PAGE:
Four-year-old raped by peon: Here’s 5 ways Mumbai schools can protect your child | mumbai news | Hindustan Times
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Four-year-old raped by peon: Here’s 5 ways Mumbai schools can protect your child

The early childhood association (ECA) — consisting of 200 preschools and experts — has come up with some steps that schools can follow to ensure that children are safe

mumbai Updated: Aug 11, 2017 15:16 IST
Puja Pednekar
Ensure that children are taught about good touch and bad touch regularly.
Ensure that children are taught about good touch and bad touch regularly.(HT)

In light of a four-year-old girl who was raped by her school peon recently, the early childhood association (ECA) — consisting of 200 preschools and experts — has come up with some steps that schools can follow to ensure that children are safe. These include how the management should act if any parent or student approaches them with a complaint about sexual abuse.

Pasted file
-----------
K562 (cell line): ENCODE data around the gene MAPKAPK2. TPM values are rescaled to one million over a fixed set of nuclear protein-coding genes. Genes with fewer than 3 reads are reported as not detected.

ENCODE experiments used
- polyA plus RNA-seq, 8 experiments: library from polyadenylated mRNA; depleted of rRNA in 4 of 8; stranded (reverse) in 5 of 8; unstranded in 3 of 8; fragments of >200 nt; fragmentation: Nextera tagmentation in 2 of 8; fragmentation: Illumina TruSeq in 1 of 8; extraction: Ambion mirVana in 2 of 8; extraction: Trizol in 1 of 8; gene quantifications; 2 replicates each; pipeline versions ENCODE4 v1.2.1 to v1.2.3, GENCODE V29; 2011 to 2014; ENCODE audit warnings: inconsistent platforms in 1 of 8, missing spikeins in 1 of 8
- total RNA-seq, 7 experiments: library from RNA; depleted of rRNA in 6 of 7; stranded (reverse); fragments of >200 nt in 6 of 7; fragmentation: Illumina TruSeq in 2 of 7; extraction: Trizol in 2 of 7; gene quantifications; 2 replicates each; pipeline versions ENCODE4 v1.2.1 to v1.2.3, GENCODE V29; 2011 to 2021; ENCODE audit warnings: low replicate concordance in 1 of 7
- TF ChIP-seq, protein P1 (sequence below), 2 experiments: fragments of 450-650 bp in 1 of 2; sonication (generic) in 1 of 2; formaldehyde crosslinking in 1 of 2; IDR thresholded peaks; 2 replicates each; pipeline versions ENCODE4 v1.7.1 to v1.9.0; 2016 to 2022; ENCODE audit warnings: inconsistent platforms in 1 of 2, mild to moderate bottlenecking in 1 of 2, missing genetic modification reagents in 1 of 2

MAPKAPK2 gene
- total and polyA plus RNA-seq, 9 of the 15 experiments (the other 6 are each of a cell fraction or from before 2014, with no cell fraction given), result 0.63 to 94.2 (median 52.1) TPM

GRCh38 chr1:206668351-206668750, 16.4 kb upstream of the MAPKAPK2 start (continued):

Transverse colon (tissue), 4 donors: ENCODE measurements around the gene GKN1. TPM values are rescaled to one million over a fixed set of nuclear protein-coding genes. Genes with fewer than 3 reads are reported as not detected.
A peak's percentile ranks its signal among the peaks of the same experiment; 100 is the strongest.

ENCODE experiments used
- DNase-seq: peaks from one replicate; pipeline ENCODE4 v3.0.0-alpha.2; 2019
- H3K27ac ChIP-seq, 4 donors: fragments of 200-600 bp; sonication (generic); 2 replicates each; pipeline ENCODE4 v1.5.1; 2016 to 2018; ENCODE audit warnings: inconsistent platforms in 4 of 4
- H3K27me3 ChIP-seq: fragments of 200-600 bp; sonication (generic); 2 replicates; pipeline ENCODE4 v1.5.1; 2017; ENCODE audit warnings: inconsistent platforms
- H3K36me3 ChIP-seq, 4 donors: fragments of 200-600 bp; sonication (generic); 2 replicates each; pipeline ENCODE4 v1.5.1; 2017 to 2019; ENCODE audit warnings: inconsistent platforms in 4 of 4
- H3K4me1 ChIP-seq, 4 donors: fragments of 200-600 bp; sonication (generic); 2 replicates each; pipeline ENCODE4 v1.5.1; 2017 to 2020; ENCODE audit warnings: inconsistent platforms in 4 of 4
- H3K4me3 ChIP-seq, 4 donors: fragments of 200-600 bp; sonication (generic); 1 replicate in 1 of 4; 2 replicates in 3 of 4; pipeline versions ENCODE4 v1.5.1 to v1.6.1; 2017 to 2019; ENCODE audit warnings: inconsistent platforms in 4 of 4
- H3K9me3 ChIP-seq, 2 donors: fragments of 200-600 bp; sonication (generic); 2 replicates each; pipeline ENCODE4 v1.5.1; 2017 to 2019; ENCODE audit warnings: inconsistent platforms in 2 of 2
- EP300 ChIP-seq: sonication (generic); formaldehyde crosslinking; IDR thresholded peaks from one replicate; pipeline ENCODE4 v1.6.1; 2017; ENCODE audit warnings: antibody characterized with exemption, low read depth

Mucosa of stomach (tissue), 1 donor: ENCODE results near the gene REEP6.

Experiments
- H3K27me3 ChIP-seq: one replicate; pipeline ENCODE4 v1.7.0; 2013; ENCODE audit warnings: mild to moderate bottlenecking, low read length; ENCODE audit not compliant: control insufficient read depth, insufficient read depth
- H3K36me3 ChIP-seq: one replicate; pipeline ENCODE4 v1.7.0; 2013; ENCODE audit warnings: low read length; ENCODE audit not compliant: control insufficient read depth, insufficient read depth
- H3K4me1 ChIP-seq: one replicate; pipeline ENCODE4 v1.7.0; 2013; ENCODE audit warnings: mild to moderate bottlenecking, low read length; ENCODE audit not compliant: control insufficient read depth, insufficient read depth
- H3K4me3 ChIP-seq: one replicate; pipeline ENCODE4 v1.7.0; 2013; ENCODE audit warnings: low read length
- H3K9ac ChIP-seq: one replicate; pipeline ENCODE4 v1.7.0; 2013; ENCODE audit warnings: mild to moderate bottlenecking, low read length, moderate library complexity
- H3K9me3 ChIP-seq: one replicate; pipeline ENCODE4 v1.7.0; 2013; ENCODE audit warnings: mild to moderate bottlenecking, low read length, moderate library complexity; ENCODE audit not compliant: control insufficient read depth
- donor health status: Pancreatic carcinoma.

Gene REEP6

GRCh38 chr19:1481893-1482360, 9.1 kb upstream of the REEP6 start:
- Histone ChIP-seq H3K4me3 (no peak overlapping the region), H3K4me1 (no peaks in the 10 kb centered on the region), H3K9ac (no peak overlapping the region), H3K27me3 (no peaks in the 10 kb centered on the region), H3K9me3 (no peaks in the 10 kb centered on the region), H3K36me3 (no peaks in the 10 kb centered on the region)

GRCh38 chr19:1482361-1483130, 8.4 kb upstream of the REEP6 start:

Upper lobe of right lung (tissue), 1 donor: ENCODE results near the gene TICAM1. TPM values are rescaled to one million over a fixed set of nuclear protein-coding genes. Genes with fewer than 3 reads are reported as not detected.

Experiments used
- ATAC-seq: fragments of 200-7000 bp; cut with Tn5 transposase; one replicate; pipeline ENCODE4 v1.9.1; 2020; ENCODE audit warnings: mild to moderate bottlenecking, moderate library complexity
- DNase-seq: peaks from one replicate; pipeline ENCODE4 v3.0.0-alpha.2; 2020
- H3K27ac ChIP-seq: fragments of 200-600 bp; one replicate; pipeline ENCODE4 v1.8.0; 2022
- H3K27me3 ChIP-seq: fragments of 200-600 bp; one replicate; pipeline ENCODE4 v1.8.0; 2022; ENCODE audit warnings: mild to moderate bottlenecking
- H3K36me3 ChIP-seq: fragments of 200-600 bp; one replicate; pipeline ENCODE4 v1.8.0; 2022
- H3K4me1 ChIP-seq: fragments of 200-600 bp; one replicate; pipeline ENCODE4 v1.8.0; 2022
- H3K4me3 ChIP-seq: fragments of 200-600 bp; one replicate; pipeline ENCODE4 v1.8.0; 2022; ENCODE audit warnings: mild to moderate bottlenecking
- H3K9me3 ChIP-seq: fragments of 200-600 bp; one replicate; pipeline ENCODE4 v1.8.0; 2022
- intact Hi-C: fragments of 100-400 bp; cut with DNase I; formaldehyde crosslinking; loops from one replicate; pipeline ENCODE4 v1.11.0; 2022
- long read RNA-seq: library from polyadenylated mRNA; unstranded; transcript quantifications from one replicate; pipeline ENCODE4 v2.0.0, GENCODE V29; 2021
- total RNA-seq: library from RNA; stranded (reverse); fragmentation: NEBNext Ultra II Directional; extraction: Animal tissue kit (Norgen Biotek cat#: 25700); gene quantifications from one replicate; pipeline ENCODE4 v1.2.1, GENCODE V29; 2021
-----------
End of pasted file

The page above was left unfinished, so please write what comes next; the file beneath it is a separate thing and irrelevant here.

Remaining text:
Here are five major safety steps to be taken by schools:

1. Conduct background checks on all support staff including bais (women attendants), peons, watchman, drivers, cleaners, gardeners and liftmen. There are many companies who can help you do this. Write to ecaadmin@gmail.com for more details, or just approach your nearest police station.

2. Do not allow children younger than seven to be alone with male staff, always ensure that they are accompanied by women. There should be one woman staff member for every three children who are younger one as they require extra attention. A ratio of 1:5 can work for children between one to two years.

3. Ensure that children are taught about good touch and bad touch regularly. Train staff to teach children according to the school policy and not according to their own beliefs.

4. If any parent or student complains about sexual abuse, do not dismiss the complaint. Meet the parent and give them your full support. Many schools, crèche and day cares are afraid of negative publicity but if you support the parent and child, other parents will respect you.

5. Always encourage the parent to ask the police to file a first information report (FIR). Under the Protection of Children Against Sexual Offences Act, any party having knowledge of such an incident must report it to the police.